Third, health care must be seen against the background of the common good. Understood as the sum total of conditions which, taken together, allow individuals and societies to flourish in the pursuit of their distinctive needs and vocations, the common good embraces the related concepts of solidarity and subsidiarity. Solidarity means that all citizens have a shared stake in the common good and in committing themselves to a good that transcends narrow or partisan interests; all have an interest in committing themselves to the health care needs of the larger society. A preoccupation with self-interest eclipses the moral imperative of striving for a common good. The principle of solidarity also entails the principle of subsidiarity. This means a presumption that those closest to a problem can be considered to have the best grasp of it. The experience of the poor and those searching for health care carries a value for all seeking solutions. The experience of those who are seeking but have not yet obtained citizenship must be particularly supported and valued. We owe to those seeking citizenship a presumption of good faith.

Fourth, adequate and compassionate health care requires the responsible stewardship of available, often scarce resources. This means at a minimum an informed conversation between the public and private sectors where the wise judgment of legislators can guide and support the decisive choices of the Governor to make choices that will serve the interest of as many as possible. The need to make tough decisions that balance revenues with costs must be done consistent with a moral compass of authentic compassion for citizens whose conditions place them on the margin of life-threatening poverty. Responsible stewardship of health care resources, empowered by the lens of subsidiarity, must not come at the expense of the mentally ill, the chronically or terminally ill, the unborn or the undocumented. Collaboration between hospitals, health systems, community agencies and civic leadership is essential to secure a stewardship of resources in an era of unprecedented uncertainty.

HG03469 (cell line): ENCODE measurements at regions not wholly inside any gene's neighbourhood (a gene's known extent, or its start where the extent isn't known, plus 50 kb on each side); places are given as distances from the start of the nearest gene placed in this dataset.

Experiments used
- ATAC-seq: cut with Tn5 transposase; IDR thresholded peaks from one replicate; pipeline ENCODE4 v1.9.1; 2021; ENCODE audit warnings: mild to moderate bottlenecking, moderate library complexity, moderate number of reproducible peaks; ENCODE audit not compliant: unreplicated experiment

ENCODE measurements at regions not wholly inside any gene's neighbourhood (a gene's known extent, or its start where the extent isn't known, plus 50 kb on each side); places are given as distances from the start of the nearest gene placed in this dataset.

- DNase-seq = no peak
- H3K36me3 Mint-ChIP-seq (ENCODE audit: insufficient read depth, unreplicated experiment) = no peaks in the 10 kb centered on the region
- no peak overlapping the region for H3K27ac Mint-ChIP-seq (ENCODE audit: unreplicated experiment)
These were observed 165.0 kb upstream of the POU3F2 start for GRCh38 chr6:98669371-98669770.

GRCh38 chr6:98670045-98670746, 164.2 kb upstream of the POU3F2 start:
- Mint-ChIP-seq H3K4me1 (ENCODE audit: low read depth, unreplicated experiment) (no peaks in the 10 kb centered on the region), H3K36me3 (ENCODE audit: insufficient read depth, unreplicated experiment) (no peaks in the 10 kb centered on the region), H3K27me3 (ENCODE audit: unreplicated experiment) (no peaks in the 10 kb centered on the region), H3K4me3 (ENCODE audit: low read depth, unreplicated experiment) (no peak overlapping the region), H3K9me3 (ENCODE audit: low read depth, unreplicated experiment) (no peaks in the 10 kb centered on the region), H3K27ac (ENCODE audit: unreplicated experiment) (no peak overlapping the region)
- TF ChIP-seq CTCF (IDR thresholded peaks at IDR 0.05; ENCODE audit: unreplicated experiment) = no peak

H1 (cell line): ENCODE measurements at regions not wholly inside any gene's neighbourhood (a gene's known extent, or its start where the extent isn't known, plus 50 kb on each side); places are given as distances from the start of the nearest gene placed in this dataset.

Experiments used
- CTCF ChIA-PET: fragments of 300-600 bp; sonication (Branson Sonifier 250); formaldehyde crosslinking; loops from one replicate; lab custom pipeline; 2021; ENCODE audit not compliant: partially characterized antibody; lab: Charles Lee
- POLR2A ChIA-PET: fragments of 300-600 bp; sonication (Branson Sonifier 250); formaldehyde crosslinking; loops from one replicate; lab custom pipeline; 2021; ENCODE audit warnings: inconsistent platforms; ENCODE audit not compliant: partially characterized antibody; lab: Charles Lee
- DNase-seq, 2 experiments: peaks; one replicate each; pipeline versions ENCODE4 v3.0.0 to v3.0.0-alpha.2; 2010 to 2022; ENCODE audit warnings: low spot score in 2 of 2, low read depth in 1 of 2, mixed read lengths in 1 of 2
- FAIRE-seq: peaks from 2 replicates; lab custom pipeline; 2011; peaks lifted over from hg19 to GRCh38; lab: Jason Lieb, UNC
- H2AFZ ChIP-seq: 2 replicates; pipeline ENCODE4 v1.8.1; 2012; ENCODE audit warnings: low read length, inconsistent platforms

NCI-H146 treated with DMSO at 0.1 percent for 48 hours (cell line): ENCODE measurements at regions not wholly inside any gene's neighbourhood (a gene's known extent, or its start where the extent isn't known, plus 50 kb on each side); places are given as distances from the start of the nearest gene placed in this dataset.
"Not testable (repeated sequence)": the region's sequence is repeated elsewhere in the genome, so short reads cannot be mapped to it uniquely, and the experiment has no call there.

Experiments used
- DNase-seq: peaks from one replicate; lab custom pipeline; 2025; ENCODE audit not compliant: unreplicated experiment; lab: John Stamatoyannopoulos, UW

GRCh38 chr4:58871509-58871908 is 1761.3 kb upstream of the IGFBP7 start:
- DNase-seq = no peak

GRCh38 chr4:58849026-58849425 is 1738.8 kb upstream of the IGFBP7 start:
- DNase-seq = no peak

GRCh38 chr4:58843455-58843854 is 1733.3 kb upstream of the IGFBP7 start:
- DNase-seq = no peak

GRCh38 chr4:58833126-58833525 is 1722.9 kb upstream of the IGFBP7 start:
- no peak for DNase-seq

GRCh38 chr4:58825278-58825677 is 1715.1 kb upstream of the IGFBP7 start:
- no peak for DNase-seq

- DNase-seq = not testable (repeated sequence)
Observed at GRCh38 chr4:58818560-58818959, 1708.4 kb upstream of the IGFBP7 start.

Fifth, health care in the pluralistic society, where sharp divergences of moral reasoning can often occur, must safeguard a profound respect for the rights of individual conscience. Choices, which operate to jeopardize innocent human life or restrict access to vital medical resources, can be understood to thwart the conscience of the community.

Recording of Forming Consciences for Faithful Citizenship Presentation

At your request, we've created a recorded presentation from the USCCB Department of Justice, Peace and Human Development on Forming Consciences for Faithful Citizenship (FCFC). Catholic leaders can play the 30-minute presentation at any event or gathering where there is an internet connection. It covers the basics about FCFC and makes practical suggestions about how Catholics can live out the call to faithful citizenship year-round. Access the recording here.
The Tennessee Catholic Public Policy Commission was founded in 1983 as the public policy voice of the Catholic Church in Tennessee. The CPPC serves in this capacity so that the Catholic Church's position on public policy matters may be presented with one voice to the executive, legislative and judicial branches of state government.

By giving witness to Gospel values in public affairs, the Tennessee Catholic Public Policy Commission public policy staff assists the bishops of the three Roman Catholic Dioceses in the State of Tennessee: Diocese of Memphis, Diocese of Nashville and the Diocese of Knoxville. Be sure to click on the link to join our mailing list and stay involved with the hot topics including News, State and Federal Legislation and Events.